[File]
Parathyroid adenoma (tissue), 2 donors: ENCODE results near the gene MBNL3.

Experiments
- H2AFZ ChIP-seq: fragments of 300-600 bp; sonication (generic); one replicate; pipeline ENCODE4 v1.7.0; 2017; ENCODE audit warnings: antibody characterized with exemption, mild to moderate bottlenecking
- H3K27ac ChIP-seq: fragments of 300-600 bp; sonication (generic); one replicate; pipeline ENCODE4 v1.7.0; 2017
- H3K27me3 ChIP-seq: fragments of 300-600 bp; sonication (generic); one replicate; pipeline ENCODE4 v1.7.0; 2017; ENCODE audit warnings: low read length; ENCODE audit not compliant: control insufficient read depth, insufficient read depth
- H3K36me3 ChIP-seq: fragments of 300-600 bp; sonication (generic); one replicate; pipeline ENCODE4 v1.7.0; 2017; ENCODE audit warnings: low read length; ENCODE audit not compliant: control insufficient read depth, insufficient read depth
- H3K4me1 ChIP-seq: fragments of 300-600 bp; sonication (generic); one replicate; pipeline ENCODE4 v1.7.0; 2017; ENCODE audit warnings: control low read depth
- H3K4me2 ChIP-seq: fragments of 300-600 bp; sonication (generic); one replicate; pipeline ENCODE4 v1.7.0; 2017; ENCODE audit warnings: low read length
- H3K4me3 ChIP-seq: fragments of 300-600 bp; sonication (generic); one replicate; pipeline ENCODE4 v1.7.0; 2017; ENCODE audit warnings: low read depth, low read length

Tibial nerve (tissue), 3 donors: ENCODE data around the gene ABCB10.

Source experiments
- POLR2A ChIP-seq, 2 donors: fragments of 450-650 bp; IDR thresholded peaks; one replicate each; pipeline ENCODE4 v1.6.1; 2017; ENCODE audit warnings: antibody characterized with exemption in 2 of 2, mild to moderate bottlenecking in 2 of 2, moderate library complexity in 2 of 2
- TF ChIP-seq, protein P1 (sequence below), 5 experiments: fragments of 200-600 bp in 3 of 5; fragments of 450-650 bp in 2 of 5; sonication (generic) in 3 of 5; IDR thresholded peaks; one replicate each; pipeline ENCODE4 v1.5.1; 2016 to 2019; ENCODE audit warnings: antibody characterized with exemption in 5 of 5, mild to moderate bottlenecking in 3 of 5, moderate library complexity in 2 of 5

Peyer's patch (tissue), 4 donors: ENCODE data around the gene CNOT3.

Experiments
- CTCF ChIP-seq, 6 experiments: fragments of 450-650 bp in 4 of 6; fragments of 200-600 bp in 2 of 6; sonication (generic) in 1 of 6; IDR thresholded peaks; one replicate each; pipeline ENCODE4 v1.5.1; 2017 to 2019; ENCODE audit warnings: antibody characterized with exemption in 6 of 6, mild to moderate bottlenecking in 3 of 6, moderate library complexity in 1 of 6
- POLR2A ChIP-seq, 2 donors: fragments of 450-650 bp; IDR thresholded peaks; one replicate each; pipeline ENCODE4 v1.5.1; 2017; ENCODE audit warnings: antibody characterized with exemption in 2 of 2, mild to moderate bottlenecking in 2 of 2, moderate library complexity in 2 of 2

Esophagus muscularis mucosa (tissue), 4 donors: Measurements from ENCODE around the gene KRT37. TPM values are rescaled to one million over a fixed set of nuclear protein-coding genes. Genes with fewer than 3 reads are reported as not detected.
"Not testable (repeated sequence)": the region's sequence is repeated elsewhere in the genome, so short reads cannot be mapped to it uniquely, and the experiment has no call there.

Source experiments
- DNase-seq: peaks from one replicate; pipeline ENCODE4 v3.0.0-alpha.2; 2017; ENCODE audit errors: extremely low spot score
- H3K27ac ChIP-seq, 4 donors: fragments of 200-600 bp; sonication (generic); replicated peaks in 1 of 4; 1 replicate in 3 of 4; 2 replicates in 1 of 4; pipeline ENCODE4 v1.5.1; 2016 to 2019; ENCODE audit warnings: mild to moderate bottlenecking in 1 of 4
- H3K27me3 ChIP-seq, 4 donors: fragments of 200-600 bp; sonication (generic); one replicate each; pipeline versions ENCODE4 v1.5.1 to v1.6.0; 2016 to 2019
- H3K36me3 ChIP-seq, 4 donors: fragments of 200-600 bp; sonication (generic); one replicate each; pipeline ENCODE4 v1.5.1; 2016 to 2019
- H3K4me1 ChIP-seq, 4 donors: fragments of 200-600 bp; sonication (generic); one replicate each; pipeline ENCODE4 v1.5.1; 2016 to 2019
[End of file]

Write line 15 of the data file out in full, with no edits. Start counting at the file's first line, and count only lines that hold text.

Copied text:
Experiments